Graham said he might have added a high-harmony vocal. It was a big break on the album. Crosby and Nash were singing together when I was a totally unknown songwriter. It was quite a calling card at a radio station.
Before I started, I met drummer Russ Kunkel through a friend. Russ was a great and innovative drummer who recorded with James Taylor. He was able to arrange the songs for acoustic musicians, realize the drums and make them sound completely natural.
Russ said he liked my song and urged him to call him when he entered the studio. It was an incredible plunge.
When I started recording the basic rhythm tracks for “Doctor My Eyes,” I decided to play the piano, Leland Sklar play the bass, and Russ play the conga instead of the drums.
I had to change the piano part. Until then, I was playing that ridiculous two-thumb part throughout the song. With these two great players, I had to find a piano part that supported what they were doing and singing.
I decided to play an in-line 4-cylinder that plays on every beat, as the Beatles did on many songs.
Once we had a basic rhythm track, Russ suggested overdubbing the shuffle beats onto the drums to widen the conga.
Guitarist Jesse Ed Davis also joined in to overdub the solo. I was lucky to have him. He was part of a group of great session musicians from Tulsa, Oklahoma.
I met him through Pamela Poland, which is interesting now that I think about it. Her riff was the basis of the song.
I originally called Jesse and played my song “Nightingale”. But when he heard it, he asked me if there was anything else. I played him “Doctor My Eyes”. He said, “Yes, I can play with it.”
When Jesse entered the studio, I played a tape of a basic rhythm track on his headphones. Richard had already recorded him when he tuned to the track.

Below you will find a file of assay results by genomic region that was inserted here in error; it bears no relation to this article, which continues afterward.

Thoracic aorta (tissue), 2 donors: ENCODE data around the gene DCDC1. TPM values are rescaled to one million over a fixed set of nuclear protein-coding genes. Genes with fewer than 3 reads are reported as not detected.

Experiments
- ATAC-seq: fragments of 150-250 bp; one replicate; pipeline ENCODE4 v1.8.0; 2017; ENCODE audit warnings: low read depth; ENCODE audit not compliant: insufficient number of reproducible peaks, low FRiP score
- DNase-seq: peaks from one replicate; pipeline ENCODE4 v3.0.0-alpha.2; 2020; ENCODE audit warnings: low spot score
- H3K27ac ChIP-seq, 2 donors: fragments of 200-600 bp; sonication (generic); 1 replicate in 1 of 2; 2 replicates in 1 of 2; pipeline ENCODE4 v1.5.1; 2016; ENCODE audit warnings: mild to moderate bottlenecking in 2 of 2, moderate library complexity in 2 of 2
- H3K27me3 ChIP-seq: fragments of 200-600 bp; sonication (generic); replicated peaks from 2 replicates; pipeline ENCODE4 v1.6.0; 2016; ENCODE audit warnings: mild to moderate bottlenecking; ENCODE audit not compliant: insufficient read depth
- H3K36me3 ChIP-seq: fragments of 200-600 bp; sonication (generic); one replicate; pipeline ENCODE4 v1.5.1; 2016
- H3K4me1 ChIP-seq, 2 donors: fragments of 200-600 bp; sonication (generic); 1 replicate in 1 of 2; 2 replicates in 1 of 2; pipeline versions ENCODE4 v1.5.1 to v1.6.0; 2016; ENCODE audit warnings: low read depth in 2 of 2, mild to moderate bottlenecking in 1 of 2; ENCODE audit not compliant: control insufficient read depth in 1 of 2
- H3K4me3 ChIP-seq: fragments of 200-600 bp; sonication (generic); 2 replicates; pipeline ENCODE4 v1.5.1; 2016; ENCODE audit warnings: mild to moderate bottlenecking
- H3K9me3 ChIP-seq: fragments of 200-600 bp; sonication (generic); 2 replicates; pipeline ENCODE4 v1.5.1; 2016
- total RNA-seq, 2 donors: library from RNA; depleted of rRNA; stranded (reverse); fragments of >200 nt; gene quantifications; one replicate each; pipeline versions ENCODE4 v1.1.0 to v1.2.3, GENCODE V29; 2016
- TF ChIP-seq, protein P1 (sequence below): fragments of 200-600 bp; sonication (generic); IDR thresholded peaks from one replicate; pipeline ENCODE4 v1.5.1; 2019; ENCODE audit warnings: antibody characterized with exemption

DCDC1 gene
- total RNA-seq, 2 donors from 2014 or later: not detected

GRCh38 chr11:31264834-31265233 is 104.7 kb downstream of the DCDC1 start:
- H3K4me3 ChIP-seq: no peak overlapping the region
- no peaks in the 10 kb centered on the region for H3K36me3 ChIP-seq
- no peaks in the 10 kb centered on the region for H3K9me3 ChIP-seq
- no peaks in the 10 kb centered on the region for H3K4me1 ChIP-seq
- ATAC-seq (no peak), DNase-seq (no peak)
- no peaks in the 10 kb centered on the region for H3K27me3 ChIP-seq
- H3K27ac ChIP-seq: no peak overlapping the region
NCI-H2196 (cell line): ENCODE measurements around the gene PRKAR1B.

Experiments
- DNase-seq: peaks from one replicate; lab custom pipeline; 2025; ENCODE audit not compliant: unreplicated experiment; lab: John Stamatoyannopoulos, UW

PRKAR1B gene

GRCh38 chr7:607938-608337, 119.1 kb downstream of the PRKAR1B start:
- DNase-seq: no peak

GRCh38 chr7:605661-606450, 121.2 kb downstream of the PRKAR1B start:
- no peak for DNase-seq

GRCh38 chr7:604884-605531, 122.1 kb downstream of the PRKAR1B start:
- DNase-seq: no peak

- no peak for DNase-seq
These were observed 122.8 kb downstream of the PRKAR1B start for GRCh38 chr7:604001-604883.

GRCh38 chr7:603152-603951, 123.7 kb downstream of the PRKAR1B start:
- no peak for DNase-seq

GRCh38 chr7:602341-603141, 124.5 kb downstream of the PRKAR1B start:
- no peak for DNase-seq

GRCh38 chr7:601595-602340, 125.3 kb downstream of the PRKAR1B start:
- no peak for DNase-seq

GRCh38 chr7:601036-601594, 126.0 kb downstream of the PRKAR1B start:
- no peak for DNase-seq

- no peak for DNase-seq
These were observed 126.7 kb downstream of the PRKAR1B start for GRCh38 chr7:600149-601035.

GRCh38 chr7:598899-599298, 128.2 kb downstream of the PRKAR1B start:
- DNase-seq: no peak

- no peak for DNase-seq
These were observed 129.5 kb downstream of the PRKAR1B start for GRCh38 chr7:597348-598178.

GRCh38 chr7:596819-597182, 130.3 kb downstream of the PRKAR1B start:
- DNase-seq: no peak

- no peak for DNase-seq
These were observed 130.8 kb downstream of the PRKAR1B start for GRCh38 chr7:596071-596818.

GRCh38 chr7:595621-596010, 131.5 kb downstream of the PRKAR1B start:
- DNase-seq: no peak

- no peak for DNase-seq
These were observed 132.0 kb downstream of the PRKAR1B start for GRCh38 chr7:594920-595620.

Fortunately, Richard recorded everything Jesse played, including the little tuning riff we used.
Jesse overdubbed the solo in the middle of the song with one take and then started packing the guitar.
I went into the studio and the song went out so I asked if he could add his guitar at the end. Jesse reconnected the guitar and added that part.
Richard packed up again and went into the studio asking if he could add a big deep whole note under and at the end of the solo.
Jesse was happy to do so. Then he was gone. We used all the notes he played.
After the album was completed, I went out before it was released in January 1972. I didn’t play “Doctor My Eyes” before the album or after the single hit. It was only me and multi-instrumentalist David Lindley.
The day after the single reached the top 10, I returned from the road to LA. The girl I was watching came to pick me up at the airport.
Driving on La Brea Avenue, she said, “Look at this.” She turned on the radio and was playing “Doctor My Eyes”. I don’t know how she did it, but we both cracked down.
It was very unrealistic to hear one of my songs that way. I was focused on making an album.
For years, I didn’t think much about the song. It didn’t really represent what I did. But recently I heard Master’s test press for an album reissue. When “Doctor My Eyes” came out, it knocked me out. “It’s pretty good, it’s not bad,” I thought.